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One-Shot Tasks Reduce RAM Usage

by Ralph Moore
smx Architect


Many of the newer processors and SoCs have a significant amount of on-chip SRAM. Using on-chip SRAM is much faster than external SDRAM and, for some systems, may avoid the cost of external SDRAM and even having an external processor bus. Since SRAM uses much more chip space than NOR flash, optimizing on-chip SRAM usage is very important for both cost and performance.

In multitasking systems, each active task needs its own stack. Therefore, task stacks can require a major amount of RAM. To mitigate this problem, smx supports what are known as one-shot tasks. One-shot tasks run once from start to finish, then stop. When stopped, no information is carried forward to the next run. Thus, a one-shot task does not need a stack when it stops, and its stack is released back to the stack pool for use by another task. When a one-shot task is dispatched, the smx scheduler gives it a stack from the stack pool. Thus, a system with many one-shot tasks can operate with only a few stacks as long as only a few one-shot tasks need to run simultaneously.

Stopped smx tasks can wait at semaphores, mutexes, exchanges, etc. — just like normal suspended tasks, so there is no loss of flexibility. Starting a task takes the same length of time as resuming a task, so there is no loss of performance.


RAM Usage

Normally, it is necessary to have one stack per active task. There are two exceptions to this rule. One is the OSEK BCC1 one-shot execution model, which shares one stack between all tasks. It has serious limitations — see the discussion at the end of this paper. The other exception is link service routines (LSRs). LSRs are another feature of smx that can be used to reduce RAM usage. They act like tasks, but run in the context of the current task and use its stack. For more information, see Link Service Routines.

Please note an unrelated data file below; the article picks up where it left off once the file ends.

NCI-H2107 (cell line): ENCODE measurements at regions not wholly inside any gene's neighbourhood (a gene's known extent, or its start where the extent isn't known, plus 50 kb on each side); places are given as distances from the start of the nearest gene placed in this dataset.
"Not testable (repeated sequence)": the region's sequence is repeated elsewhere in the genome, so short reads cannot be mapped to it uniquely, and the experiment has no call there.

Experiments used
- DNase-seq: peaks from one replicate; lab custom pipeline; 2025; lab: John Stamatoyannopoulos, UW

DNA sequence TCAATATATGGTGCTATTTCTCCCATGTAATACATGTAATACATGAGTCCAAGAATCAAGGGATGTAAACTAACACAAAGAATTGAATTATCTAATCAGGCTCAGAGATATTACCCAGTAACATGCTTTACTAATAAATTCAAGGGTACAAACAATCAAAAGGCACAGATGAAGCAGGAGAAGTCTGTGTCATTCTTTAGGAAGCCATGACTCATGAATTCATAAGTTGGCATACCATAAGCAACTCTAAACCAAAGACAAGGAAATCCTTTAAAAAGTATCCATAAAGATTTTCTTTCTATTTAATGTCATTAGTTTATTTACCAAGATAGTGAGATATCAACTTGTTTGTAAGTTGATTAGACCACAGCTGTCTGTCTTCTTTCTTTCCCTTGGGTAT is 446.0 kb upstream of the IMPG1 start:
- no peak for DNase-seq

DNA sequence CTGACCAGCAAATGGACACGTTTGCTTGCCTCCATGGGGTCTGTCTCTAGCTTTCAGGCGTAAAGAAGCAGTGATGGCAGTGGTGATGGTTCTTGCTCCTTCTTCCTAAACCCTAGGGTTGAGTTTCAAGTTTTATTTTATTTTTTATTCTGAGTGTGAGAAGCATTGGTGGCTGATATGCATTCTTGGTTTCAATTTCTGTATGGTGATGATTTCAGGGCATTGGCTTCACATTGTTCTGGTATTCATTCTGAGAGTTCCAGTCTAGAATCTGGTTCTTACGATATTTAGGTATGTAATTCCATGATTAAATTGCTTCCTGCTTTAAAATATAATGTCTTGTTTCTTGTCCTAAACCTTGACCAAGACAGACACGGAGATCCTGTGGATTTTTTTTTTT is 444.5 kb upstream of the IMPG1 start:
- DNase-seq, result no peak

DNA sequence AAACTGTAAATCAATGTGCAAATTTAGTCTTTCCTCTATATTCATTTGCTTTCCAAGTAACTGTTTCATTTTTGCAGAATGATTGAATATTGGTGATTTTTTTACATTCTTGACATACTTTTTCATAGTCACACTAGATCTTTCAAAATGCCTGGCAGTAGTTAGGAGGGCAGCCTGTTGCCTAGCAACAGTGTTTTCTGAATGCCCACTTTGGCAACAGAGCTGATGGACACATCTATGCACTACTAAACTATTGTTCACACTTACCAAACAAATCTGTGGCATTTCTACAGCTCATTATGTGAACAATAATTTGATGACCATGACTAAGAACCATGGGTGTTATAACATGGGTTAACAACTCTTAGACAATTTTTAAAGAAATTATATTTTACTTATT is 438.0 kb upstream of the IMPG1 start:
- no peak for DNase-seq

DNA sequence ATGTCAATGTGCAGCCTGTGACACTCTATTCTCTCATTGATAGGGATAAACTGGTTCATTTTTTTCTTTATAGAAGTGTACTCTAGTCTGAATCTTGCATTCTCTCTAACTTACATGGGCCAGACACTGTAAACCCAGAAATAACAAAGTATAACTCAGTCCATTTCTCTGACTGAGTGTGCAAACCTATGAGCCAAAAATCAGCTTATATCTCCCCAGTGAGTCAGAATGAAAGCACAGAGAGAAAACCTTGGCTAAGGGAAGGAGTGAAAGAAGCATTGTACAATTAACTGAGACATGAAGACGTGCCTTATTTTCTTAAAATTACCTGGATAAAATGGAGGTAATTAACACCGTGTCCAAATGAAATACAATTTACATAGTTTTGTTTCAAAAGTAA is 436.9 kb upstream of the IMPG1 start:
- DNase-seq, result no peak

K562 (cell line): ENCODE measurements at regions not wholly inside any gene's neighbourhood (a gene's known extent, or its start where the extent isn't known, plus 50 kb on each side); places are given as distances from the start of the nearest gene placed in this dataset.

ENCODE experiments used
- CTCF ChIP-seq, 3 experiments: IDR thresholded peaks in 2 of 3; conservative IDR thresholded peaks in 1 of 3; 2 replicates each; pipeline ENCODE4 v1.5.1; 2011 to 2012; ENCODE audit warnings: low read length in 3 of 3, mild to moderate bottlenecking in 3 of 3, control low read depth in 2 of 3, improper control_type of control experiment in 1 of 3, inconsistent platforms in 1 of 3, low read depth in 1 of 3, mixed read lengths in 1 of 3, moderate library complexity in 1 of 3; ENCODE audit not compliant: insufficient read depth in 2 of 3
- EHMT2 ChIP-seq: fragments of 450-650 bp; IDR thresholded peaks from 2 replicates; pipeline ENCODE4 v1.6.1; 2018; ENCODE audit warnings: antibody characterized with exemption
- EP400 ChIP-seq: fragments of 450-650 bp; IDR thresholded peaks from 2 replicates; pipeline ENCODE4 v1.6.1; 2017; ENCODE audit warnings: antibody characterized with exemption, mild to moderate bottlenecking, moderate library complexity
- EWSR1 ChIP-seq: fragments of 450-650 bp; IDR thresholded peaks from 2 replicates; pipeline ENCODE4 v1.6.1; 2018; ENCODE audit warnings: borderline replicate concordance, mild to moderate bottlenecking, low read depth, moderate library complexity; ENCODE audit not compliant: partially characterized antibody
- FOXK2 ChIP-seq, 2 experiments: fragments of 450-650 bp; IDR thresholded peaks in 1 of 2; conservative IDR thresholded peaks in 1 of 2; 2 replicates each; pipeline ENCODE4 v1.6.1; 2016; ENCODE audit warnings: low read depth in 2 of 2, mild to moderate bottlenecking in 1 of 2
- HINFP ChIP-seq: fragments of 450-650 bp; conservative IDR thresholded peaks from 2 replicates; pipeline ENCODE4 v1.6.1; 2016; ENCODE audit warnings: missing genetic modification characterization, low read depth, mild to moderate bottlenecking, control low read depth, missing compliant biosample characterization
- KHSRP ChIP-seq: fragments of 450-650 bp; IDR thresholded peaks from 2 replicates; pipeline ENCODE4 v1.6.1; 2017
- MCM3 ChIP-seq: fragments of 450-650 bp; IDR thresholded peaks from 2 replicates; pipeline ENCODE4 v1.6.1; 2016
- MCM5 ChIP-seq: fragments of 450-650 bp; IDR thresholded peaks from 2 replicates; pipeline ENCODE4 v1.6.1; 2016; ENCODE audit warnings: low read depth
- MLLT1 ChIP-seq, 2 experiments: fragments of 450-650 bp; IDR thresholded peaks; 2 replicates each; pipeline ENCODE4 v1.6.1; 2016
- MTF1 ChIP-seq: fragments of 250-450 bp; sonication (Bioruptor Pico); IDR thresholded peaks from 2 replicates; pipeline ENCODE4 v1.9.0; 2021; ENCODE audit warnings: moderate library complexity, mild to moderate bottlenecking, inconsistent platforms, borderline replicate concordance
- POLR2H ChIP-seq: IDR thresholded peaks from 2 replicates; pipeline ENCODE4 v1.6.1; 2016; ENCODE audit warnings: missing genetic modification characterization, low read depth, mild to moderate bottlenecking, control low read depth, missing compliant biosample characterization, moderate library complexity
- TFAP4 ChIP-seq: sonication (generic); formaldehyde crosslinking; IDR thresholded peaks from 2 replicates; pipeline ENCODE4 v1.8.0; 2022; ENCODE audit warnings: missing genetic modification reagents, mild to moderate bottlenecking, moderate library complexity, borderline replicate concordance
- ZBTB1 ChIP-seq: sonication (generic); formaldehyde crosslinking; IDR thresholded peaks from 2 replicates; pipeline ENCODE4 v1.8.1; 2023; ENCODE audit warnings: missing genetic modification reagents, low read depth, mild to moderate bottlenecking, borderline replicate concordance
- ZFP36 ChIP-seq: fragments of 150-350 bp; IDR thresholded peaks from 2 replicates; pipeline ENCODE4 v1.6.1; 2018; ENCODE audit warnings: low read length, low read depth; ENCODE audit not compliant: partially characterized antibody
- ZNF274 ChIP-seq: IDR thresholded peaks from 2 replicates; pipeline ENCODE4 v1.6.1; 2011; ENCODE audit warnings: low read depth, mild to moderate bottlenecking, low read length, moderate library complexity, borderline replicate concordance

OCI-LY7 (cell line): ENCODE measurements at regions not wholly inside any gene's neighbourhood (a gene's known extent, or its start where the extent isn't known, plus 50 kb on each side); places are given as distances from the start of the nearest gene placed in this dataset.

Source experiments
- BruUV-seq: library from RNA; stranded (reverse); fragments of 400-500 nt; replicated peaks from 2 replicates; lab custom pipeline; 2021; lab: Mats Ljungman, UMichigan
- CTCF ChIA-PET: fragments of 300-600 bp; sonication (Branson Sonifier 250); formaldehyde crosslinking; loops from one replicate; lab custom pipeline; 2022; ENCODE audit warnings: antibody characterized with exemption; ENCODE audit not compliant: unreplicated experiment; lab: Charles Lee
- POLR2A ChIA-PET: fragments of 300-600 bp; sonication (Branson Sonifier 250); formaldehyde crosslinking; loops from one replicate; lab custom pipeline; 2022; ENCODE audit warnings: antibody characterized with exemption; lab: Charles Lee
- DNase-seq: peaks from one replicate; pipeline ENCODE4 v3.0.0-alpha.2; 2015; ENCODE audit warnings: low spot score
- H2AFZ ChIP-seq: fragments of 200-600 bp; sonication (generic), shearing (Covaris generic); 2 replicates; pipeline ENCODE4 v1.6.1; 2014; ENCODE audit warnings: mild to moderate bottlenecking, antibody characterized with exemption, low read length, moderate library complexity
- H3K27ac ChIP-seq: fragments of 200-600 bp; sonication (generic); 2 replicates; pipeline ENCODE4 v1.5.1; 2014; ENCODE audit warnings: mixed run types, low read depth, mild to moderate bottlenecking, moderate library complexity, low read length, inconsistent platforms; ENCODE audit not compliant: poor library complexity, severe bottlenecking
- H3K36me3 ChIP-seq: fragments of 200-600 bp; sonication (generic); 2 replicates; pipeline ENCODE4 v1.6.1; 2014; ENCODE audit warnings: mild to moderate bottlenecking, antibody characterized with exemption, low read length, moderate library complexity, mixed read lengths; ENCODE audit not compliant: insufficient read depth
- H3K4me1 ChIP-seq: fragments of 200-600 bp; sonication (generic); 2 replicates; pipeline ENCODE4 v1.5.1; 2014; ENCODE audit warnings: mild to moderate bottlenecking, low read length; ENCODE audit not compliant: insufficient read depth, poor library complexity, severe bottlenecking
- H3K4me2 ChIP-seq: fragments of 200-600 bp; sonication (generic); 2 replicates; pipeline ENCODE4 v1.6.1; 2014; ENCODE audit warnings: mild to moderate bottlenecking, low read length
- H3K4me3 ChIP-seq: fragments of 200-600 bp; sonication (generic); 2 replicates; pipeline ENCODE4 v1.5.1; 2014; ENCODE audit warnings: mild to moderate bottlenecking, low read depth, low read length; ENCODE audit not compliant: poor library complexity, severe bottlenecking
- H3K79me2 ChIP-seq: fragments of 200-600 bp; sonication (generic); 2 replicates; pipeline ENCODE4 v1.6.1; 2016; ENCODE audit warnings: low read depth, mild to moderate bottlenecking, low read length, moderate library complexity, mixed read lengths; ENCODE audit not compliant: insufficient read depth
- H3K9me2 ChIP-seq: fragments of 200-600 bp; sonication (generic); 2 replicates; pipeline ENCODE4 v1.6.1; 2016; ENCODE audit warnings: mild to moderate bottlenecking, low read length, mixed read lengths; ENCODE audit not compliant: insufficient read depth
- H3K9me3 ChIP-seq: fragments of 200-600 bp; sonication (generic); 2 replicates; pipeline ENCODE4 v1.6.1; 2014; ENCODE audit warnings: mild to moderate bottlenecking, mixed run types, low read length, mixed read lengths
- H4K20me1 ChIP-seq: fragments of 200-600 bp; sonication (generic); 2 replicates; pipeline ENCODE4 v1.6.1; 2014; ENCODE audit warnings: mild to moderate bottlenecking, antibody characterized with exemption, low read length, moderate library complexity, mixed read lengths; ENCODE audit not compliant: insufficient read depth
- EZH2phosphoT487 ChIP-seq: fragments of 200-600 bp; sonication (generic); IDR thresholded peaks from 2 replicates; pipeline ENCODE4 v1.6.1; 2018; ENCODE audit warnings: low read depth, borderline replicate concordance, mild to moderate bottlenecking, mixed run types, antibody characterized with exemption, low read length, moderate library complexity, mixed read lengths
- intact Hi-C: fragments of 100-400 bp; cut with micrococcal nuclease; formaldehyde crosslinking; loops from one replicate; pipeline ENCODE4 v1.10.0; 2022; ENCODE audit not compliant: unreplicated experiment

In the general case, if one tries to share one stack among many tasks, a problem develops, because in a normal system, tasks will resume in a different order than they were suspended. Soon, most tasks will have fixed-size stack spaces that do not permit deeper nesting of functions nor handling of interrupts. Although various complex stratagems might be employed, the most practical solution is to allocate a stack per active task.

This being the case, how large must task stacks be? Unfortunately, even a lean kernel is likely to impose the need for about 200 bytes of stack. Added to this are the requirements of the tasks, themselves, including maximum function nesting and space for autovariables, which can easily add another 200-400 bytes. Some standard C library functions (e.g. sprintf( )) can add much more than this, just by themselves. This number does not even include saving a coprocessor state or making room for floating point emulation.